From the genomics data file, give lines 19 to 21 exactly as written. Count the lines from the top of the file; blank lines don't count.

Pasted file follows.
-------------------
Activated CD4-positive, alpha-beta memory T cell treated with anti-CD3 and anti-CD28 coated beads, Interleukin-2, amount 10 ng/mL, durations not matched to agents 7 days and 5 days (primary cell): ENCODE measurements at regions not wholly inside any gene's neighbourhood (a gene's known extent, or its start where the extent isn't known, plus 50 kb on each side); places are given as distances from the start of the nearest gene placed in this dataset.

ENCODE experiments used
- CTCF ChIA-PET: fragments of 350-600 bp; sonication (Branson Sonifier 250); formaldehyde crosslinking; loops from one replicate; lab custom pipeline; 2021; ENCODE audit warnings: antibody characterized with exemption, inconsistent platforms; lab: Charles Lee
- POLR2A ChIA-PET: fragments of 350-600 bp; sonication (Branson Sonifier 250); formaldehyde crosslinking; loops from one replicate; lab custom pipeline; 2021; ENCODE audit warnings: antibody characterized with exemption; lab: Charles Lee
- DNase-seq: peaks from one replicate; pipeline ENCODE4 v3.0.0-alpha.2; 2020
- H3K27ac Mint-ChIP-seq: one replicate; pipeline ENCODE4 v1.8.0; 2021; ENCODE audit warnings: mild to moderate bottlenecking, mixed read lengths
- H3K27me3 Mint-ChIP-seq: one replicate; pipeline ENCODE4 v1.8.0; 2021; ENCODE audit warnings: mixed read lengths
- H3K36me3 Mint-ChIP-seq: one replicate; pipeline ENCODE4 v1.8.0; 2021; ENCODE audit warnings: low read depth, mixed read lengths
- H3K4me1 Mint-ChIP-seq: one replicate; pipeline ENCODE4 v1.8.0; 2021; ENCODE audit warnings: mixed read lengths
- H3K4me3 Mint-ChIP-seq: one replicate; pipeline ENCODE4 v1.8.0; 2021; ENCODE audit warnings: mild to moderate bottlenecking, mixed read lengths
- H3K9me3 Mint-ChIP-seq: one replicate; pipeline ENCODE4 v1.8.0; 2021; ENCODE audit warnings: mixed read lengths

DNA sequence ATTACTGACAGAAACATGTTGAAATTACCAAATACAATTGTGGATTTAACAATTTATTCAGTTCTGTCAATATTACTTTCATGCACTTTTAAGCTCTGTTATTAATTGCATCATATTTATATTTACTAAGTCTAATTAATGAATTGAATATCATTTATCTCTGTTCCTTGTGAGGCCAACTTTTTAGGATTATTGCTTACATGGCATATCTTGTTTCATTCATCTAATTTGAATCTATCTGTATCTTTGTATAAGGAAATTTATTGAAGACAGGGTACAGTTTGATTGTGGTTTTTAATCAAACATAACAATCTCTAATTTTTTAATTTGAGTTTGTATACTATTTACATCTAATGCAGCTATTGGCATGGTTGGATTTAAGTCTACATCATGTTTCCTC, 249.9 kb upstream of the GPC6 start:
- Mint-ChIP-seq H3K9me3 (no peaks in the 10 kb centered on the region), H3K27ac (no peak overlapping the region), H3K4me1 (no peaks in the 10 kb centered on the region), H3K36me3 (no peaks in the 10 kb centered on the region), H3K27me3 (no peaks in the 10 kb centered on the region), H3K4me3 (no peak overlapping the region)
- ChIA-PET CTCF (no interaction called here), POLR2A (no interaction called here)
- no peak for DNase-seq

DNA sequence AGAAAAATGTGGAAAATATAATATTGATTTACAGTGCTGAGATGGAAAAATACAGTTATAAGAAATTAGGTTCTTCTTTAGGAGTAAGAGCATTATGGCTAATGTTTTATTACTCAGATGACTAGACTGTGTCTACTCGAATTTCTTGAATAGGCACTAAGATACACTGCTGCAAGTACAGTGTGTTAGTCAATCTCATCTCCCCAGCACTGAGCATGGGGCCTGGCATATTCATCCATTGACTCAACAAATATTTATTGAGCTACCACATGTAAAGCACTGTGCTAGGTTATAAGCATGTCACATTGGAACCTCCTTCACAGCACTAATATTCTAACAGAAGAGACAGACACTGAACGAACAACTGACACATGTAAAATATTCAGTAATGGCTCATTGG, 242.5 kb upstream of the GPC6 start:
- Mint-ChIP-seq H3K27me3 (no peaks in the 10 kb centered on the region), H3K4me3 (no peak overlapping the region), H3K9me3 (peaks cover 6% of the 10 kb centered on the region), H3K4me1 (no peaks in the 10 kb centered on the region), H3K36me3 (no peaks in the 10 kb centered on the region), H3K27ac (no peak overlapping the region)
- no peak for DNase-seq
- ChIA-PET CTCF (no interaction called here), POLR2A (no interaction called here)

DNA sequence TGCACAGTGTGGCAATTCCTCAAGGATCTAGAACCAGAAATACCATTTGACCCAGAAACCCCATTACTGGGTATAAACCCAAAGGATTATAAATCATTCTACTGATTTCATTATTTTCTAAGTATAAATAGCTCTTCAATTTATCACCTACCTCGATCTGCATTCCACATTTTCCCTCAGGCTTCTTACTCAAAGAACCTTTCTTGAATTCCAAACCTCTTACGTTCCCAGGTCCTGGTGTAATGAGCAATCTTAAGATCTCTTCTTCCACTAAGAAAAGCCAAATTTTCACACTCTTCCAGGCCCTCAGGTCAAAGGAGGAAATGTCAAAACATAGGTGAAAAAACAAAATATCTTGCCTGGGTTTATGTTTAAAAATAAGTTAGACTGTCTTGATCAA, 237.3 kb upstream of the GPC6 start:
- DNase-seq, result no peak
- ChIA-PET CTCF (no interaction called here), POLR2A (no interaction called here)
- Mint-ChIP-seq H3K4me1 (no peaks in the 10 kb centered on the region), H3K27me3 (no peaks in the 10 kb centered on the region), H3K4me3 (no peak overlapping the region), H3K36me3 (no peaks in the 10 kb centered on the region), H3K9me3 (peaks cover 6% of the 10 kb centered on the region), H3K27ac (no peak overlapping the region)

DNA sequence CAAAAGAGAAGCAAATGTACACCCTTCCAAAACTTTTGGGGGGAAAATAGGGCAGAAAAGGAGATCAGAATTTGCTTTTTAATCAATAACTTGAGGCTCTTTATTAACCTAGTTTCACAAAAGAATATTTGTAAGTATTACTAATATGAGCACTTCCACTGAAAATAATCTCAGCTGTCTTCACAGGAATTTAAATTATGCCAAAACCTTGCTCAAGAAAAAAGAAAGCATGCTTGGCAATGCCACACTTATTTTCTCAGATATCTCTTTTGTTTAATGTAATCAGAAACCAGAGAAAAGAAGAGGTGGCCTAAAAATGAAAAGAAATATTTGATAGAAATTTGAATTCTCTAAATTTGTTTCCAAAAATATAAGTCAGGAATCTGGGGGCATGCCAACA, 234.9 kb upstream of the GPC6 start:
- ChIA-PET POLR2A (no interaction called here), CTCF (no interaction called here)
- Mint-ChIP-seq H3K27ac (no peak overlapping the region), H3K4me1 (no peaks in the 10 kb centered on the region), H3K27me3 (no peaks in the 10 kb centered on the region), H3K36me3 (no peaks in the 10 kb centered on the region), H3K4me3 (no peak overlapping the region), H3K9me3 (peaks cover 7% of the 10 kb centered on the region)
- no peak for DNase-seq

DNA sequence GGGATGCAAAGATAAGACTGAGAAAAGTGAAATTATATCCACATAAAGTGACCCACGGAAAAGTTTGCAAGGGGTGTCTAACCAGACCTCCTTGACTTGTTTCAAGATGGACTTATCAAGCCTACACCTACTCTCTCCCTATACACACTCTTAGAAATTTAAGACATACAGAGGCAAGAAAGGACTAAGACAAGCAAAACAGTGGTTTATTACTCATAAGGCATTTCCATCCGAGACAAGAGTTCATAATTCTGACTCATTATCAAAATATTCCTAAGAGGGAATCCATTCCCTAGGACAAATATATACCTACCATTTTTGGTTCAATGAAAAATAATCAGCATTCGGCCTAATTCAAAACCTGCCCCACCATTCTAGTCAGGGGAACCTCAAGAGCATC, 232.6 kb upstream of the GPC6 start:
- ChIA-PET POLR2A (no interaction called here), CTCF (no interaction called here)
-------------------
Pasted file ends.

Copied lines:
- ChIA-PET CTCF (no interaction called here), POLR2A (no interaction called here)

DNA sequence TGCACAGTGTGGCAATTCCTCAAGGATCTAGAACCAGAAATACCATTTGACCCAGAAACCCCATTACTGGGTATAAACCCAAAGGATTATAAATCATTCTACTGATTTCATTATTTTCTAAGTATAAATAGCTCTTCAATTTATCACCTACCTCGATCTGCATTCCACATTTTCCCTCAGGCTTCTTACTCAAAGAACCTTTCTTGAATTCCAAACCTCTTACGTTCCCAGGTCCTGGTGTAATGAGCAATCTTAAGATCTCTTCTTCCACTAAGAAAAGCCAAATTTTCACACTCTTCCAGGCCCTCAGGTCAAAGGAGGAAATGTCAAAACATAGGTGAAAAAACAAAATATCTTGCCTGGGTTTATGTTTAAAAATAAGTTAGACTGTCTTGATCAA, 237.3 kb upstream of the GPC6 start:
- DNase-seq, result no peak